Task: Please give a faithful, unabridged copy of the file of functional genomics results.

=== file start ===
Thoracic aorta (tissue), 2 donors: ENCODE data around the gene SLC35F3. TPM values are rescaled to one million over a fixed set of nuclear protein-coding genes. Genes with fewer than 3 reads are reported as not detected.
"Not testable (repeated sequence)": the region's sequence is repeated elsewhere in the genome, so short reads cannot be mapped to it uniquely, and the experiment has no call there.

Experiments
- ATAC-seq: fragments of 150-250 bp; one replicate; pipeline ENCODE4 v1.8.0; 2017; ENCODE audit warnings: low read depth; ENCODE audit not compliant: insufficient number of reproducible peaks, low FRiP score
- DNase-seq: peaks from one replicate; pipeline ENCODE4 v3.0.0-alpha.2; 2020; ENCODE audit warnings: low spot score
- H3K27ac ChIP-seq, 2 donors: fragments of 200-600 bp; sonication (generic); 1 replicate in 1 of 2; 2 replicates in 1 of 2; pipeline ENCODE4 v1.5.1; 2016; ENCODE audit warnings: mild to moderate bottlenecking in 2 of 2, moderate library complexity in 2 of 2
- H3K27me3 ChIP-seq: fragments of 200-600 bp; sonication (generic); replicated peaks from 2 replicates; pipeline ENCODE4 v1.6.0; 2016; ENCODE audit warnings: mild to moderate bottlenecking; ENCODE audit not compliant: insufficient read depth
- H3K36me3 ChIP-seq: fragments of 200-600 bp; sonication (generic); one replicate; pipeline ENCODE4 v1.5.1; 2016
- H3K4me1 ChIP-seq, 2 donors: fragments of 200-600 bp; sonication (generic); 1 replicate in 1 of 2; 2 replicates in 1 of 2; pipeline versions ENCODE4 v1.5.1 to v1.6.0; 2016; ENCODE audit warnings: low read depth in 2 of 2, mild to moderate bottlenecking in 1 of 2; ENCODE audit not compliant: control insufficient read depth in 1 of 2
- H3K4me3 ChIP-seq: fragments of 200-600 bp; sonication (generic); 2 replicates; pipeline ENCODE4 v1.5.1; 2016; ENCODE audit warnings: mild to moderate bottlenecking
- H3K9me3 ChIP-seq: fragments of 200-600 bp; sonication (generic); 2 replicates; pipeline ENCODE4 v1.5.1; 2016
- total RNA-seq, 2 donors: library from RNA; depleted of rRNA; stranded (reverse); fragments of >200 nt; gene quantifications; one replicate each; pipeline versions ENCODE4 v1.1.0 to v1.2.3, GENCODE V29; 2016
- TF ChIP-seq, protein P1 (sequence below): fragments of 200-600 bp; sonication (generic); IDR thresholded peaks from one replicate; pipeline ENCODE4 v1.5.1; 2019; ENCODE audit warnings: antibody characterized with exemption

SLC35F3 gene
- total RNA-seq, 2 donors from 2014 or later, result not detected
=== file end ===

Thoracic aorta (tissue), 2 donors: ENCODE data around the gene SLC35F3. TPM values are rescaled to one million over a fixed set of nuclear protein-coding genes. Genes with fewer than 3 reads are reported as not detected.
"Not testable (repeated sequence)": the region's sequence is repeated elsewhere in the genome, so short reads cannot be mapped to it uniquely, and the experiment has no call there.

Experiments
- ATAC-seq: fragments of 150-250 bp; one replicate; pipeline ENCODE4 v1.8.0; 2017; ENCODE audit warnings: low read depth; ENCODE audit not compliant: insufficient number of reproducible peaks, low FRiP score
- DNase-seq: peaks from one replicate; pipeline ENCODE4 v3.0.0-alpha.2; 2020; ENCODE audit warnings: low spot score
- H3K27ac ChIP-seq, 2 donors: fragments of 200-600 bp; sonication (generic); 1 replicate in 1 of 2; 2 replicates in 1 of 2; pipeline ENCODE4 v1.5.1; 2016; ENCODE audit warnings: mild to moderate bottlenecking in 2 of 2, moderate library complexity in 2 of 2
- H3K27me3 ChIP-seq: fragments of 200-600 bp; sonication (generic); replicated peaks from 2 replicates; pipeline ENCODE4 v1.6.0; 2016; ENCODE audit warnings: mild to moderate bottlenecking; ENCODE audit not compliant: insufficient read depth
- H3K36me3 ChIP-seq: fragments of 200-600 bp; sonication (generic); one replicate; pipeline ENCODE4 v1.5.1; 2016
- H3K4me1 ChIP-seq, 2 donors: fragments of 200-600 bp; sonication (generic); 1 replicate in 1 of 2; 2 replicates in 1 of 2; pipeline versions ENCODE4 v1.5.1 to v1.6.0; 2016; ENCODE audit warnings: low read depth in 2 of 2, mild to moderate bottlenecking in 1 of 2; ENCODE audit not compliant: control insufficient read depth in 1 of 2
- H3K4me3 ChIP-seq: fragments of 200-600 bp; sonication (generic); 2 replicates; pipeline ENCODE4 v1.5.1; 2016; ENCODE audit warnings: mild to moderate bottlenecking
- H3K9me3 ChIP-seq: fragments of 200-600 bp; sonication (generic); 2 replicates; pipeline ENCODE4 v1.5.1; 2016
- total RNA-seq, 2 donors: library from RNA; depleted of rRNA; stranded (reverse); fragments of >200 nt; gene quantifications; one replicate each; pipeline versions ENCODE4 v1.1.0 to v1.2.3, GENCODE V29; 2016
- TF ChIP-seq, protein P1 (sequence below): fragments of 200-600 bp; sonication (generic); IDR thresholded peaks from one replicate; pipeline ENCODE4 v1.5.1; 2019; ENCODE audit warnings: antibody characterized with exemption

SLC35F3 gene
- total RNA-seq, 2 donors from 2014 or later, result not detected